Object-driven Application Design: from Mobility towards Ubiquitousness
by Davide Carboni, Gavino Paddeu and Stefano Sanna
Techniques and frameworks that assist designers and programmers in the development of applications that are seamlessly portable from one device to another are still a challenge. The e-mate project at the Center for Advanced Studies, Research and Development in Sardinia (CRS4) tackles this issue proposing a technique based on the object-oriented paradigm with a strong focus on the delivery of services on multiple platforms.
At the present, users must carry one or more portable devices that act as data and program repositories or as connection devices. These devices need to be administered, backed-up, and synchronized; their batteries need to be replaced and recharged. This is not a 'pervasive technology', but rather an 'invasive technology'. The next step towards a new concept of services that support user mobility is known as 'ambient intelligence' where computers are no longer repositories for data and programs, but become windows to the environment: services and applications. Ubiquitous applications adapt themselves to the end user delivery context, becoming accessible from any device and giving the user the perception of moving in an empowered environment. Such requirements emphasize the concept of the 'position': 'ubiquitous computers must know where they are'(Weiser).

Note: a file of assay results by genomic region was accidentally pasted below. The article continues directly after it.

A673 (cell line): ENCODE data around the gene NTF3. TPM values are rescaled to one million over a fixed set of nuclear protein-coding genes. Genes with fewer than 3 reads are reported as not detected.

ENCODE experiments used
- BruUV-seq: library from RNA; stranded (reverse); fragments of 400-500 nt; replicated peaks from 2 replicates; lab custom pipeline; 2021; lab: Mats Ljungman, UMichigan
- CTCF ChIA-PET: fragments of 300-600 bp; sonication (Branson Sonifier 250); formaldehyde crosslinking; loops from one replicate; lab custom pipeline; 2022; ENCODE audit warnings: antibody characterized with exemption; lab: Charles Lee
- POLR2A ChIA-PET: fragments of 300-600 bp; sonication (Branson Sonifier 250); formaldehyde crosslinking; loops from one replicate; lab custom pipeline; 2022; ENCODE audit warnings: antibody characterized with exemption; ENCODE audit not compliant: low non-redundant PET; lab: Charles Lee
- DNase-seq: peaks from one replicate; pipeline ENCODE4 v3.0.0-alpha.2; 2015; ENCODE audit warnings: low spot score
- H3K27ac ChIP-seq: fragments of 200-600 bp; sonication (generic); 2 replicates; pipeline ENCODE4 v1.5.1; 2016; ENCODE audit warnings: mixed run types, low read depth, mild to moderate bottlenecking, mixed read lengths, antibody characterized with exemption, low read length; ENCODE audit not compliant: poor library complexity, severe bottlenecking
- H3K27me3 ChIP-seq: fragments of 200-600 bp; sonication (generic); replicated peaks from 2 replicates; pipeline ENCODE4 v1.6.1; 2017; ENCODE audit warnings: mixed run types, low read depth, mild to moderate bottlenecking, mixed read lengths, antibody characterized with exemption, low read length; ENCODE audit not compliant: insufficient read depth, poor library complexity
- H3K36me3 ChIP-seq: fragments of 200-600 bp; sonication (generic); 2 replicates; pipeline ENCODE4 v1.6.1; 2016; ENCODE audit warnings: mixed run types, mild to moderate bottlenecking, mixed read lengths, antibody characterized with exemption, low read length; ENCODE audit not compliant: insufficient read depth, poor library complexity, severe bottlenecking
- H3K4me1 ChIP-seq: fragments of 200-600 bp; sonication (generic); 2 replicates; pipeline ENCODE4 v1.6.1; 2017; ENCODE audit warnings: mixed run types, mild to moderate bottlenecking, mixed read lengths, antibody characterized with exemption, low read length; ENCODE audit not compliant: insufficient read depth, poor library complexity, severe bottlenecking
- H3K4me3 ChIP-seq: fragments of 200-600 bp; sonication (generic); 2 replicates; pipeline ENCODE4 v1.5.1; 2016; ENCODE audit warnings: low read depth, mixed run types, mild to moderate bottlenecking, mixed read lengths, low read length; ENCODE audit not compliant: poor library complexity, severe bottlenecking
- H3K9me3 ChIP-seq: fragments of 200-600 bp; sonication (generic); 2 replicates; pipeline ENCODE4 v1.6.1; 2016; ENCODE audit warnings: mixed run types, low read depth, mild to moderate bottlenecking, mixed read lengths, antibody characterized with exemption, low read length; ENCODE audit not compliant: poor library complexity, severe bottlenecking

User mobility implies that applications should be accessible from a number of different channels: from a web browser, from a WAP phone or from an Interactive Voice Responder (IVR) machine. A given channel can provide multiple interaction modalities. For instance, a Windows-Icons-Mouse-Pointing (WIMP) desktop application can make it possible to dictate texts by means of a voice recognizer. Applications should be designed according to the principle of: design once, display anywhere.
The e-mate Project
Integrated development environments are aimed at building applications whose delivery context is known a priori, limiting their reuse in different environments. In the e-mate project, we have designed and implemented an architecture to support the development of applications which are seamlessly deliverable in multiple contexts. Developers can design and implement the software, abstracting from the technology details and focusing only on application concepts and relations between them. For instance, in the development of a 'Personal Agenda', developers only deal with conceptual details such as appointment, person, address, calendar, etc. and conceptual relations such as 'which addresses are relevant to a given person'; 'which persons are involved in a given appointment' and so on. Any other concern about technology constraints such as network protocols, transaction management, service discovery, data persistency, adaptation of components to user terminals, and user interface presentation, should be of no importance as they are already addressed by the e-mate infrastructure.
The rationale behind e-mate is influenced by the object oriented paradigm. Objects are self-contained, behavioural complete pieces of data with variables and procedures. They are reactive entities which are activated whenever someone invokes one of their procedures. The reaction of an activated object is to produce another object (the result) and/or a side effect changing its internal state.